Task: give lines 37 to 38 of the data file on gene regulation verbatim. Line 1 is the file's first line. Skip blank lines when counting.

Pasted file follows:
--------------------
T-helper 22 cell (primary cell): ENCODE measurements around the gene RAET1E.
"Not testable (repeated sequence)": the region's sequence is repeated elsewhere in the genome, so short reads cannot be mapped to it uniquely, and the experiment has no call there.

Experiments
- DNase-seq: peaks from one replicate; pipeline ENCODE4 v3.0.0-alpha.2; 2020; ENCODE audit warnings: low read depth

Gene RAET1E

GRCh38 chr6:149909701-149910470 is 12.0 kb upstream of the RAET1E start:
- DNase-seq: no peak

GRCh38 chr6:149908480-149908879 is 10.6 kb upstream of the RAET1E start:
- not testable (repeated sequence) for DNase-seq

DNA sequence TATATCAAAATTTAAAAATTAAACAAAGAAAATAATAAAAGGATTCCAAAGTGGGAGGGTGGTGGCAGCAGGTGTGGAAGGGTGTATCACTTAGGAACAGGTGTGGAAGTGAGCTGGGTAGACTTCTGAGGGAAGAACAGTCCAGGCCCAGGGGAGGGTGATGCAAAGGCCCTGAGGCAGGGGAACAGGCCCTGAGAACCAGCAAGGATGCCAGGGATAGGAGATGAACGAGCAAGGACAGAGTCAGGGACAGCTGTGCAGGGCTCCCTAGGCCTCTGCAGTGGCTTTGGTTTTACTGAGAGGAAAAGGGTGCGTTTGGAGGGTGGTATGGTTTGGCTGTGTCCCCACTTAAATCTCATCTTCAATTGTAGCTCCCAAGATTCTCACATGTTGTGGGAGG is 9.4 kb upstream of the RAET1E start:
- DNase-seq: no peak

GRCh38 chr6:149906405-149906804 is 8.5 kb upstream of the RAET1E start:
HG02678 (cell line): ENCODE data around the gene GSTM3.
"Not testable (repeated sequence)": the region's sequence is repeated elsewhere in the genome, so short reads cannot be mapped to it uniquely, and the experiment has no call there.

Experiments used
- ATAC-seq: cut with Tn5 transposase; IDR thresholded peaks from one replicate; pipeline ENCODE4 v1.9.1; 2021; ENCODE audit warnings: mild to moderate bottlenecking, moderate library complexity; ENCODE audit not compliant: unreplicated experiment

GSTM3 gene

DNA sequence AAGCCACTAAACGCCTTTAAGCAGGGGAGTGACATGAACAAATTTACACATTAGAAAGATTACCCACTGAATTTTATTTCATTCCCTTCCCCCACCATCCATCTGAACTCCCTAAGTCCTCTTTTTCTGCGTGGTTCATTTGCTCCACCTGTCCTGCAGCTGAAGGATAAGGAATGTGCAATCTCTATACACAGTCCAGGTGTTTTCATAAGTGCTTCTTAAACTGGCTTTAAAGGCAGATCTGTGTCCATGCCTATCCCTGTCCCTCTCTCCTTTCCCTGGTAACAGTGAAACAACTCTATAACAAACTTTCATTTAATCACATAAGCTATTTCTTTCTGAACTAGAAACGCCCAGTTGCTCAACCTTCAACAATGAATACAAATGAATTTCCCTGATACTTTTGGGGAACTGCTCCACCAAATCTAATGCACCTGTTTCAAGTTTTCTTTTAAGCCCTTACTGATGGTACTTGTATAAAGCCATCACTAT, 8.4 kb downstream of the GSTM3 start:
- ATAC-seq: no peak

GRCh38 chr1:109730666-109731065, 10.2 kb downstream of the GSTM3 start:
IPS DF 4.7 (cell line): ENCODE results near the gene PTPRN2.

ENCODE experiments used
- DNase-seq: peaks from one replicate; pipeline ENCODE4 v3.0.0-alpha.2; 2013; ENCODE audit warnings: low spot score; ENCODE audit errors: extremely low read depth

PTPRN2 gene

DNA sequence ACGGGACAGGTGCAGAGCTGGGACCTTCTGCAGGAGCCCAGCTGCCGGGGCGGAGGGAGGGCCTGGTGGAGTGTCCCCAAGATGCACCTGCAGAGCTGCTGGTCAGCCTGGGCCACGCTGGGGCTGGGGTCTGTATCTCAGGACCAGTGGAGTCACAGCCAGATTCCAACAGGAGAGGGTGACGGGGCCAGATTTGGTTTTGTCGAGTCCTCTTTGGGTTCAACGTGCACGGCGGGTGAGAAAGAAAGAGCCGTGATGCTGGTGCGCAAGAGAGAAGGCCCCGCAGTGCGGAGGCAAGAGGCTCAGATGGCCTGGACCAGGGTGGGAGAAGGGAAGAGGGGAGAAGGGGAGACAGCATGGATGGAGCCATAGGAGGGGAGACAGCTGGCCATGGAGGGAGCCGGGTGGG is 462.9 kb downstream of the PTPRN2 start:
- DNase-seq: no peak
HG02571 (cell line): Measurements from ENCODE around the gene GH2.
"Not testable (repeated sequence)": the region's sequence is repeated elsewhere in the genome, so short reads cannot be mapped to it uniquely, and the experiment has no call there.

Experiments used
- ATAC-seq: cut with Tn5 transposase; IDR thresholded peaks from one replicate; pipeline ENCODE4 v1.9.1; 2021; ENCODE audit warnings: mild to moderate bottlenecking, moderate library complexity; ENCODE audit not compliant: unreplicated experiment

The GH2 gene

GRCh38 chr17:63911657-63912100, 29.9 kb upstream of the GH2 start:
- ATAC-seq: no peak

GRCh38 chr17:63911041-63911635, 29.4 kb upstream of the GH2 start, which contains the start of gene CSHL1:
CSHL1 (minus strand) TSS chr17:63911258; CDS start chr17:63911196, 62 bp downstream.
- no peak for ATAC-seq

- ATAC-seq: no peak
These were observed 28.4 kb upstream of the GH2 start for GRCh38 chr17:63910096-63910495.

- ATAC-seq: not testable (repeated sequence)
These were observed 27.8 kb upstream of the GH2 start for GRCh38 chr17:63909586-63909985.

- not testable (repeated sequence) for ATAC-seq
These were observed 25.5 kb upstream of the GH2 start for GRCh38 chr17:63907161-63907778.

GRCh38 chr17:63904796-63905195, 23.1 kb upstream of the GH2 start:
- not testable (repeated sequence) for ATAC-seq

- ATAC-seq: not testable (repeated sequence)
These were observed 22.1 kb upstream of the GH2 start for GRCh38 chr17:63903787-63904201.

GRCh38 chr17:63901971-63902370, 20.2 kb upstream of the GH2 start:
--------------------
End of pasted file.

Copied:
- ATAC-seq: no peak
These were observed 28.4 kb upstream of the GH2 start for GRCh38 chr17:63910096-63910495.